The ICC will hold the postponed Champions Trophy between September 24 and October 5, 2009, it was decided during the second day of its board meeting in Dubai. The announcement ends months of uncertainty about the event which was originally scheduled for September this year in Pakistan but was postponed after several participating countries refused to travel over security fears in the country.
The new dates were formalised after detailed discussions between Haroon Lorgat, the ICC chief executive, and officials of various national boards, many of whom will have now have to adjust their international programme to accommodate the event. The ICC, too, has had to make an adjustment of its own to accommodate the event, shortening its duration from the original 17 days to 12, including a reserve day for the final.
The ICC also said the event will be held in one city, possibly to ensure foolproof security arrangements, though Pakistan's fate as host will be decided only after a review following India's tour of the country in early 2009. Lahore and Karachi were the original venues. David Morgan, the ICC president, welcomed the decision to find a place for the tournament despite an increasingly packed Future Tours Program (FTP) and Lorgat thanked the participating countries for their cooperation.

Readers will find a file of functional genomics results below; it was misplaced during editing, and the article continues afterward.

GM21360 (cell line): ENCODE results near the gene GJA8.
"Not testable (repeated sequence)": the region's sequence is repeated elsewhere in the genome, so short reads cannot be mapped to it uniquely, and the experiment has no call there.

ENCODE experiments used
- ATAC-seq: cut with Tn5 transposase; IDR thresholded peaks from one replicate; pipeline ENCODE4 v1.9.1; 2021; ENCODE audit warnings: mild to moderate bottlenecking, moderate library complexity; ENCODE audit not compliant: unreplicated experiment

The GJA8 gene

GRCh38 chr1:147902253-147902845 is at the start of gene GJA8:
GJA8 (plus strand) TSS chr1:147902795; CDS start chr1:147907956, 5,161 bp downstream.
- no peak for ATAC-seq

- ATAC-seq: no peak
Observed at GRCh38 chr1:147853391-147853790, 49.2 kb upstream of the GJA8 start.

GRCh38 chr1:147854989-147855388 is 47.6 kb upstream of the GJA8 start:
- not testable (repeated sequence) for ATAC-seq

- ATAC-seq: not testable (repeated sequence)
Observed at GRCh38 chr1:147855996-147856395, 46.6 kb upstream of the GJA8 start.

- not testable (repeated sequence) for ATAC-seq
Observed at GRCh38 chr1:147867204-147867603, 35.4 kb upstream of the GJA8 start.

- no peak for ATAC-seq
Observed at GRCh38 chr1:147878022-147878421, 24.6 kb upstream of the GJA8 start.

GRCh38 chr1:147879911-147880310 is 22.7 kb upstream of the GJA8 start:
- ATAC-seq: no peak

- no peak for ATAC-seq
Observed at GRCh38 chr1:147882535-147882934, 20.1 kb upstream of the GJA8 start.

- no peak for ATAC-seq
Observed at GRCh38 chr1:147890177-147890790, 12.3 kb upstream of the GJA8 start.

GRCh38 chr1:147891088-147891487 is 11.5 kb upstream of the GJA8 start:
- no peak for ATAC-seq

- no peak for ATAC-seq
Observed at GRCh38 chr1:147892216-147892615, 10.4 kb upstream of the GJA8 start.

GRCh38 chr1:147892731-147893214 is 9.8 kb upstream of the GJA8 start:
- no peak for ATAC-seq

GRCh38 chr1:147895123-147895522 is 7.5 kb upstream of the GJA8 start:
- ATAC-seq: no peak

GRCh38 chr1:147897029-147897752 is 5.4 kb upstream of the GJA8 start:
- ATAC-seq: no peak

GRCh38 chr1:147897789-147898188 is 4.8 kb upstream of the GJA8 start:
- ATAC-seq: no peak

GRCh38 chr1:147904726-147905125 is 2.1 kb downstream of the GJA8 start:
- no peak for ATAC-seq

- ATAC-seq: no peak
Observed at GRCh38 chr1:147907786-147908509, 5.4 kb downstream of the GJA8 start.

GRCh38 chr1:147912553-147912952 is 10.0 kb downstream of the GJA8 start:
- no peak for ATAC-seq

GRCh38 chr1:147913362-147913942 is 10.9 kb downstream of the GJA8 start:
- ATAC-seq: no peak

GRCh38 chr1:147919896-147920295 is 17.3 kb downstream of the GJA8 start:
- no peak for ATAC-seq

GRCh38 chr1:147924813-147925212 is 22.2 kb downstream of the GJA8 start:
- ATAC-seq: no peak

"I'm hugely encouraged by the spirit of togetherness and teamwork shown by our members in ensuring we have found a place for the Champions Trophy in next year's calendar,"
The ICC board's decision means the BCCI, which had originally refused to adjust its international programme to allow the postponed event, will have to reschedule the second edition of the Twenty20 Champions League, which had originally been slotted for September 25-October 10. India has also tentatively scheduled a seven-ODI home series against Australia to start from October 13 next year.
N Srinivasan, the BCCI secretary, said that
"there will be no clash of dates"
"The new programme takes into account a provision for the Champions League also,"
According to Lorgat, for whom the result of today's decision is an achievement of sorts considering the initial opposition to the new window, the tournament needed to be held as it is "vitally important for the world game".
The Champions Trophy is expected to rake in around USD 40 million, most of which will be redeployed for the development of the game.
"The tournament, with its new format of the top eight teams playing in a short, sharp event, is vitally important for the world game because it allows those members, as well as the developing cricket world, to grow the sport,"